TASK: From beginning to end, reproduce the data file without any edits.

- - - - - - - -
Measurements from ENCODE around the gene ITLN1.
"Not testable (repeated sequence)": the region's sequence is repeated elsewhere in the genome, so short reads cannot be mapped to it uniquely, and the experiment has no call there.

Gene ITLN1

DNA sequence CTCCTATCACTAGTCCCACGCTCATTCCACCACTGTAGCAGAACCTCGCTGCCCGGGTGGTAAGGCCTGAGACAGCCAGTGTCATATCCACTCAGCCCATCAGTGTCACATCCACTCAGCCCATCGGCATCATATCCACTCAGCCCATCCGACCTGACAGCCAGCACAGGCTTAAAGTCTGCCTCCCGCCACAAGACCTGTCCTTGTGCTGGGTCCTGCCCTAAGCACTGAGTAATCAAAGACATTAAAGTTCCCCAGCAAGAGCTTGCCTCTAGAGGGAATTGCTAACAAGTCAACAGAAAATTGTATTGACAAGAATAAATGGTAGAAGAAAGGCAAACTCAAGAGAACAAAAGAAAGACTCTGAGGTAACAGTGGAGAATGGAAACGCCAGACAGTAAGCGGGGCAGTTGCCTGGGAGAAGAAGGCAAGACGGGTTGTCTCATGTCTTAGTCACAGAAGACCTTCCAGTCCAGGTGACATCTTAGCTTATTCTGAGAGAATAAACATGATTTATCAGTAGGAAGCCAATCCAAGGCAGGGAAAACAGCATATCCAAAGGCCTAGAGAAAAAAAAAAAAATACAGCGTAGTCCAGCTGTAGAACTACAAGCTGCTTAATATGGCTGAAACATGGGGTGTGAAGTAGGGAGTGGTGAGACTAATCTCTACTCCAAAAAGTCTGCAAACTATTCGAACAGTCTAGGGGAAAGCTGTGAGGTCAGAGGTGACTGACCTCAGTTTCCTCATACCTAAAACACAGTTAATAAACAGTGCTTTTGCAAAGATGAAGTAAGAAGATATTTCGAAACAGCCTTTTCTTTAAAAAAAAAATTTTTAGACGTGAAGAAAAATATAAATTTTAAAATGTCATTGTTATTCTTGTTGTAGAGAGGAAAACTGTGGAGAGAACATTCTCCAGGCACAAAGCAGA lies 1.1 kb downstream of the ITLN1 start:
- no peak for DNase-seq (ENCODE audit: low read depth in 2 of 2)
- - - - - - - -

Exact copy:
Measurements from ENCODE around the gene ITLN1.
"Not testable (repeated sequence)": the region's sequence is repeated elsewhere in the genome, so short reads cannot be mapped to it uniquely, and the experiment has no call there.

Gene ITLN1

DNA sequence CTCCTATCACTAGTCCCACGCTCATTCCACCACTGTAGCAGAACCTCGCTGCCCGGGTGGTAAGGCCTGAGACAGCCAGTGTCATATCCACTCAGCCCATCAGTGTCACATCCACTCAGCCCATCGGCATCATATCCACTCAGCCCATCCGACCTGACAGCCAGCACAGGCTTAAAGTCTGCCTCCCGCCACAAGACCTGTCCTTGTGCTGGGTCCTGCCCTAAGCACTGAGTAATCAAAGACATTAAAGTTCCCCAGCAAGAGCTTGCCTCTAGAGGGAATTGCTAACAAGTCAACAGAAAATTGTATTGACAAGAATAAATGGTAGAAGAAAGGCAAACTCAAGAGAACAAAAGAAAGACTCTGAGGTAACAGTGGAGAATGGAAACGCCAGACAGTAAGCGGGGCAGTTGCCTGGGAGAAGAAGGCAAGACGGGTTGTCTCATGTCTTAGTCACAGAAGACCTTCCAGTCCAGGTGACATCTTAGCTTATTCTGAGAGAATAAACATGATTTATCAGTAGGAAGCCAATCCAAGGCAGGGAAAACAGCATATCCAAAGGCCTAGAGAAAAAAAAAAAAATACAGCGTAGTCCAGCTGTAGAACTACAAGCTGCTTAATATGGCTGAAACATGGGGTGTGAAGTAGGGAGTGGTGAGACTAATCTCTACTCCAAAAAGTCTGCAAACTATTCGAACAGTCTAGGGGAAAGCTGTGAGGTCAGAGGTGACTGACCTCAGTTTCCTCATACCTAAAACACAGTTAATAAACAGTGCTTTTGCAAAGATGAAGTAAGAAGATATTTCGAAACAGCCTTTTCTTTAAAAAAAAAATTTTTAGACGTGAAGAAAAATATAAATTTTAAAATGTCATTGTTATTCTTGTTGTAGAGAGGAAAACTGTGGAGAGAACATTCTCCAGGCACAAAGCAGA lies 1.1 kb downstream of the ITLN1 start:
- no peak for DNase-seq (ENCODE audit: low read depth in 2 of 2)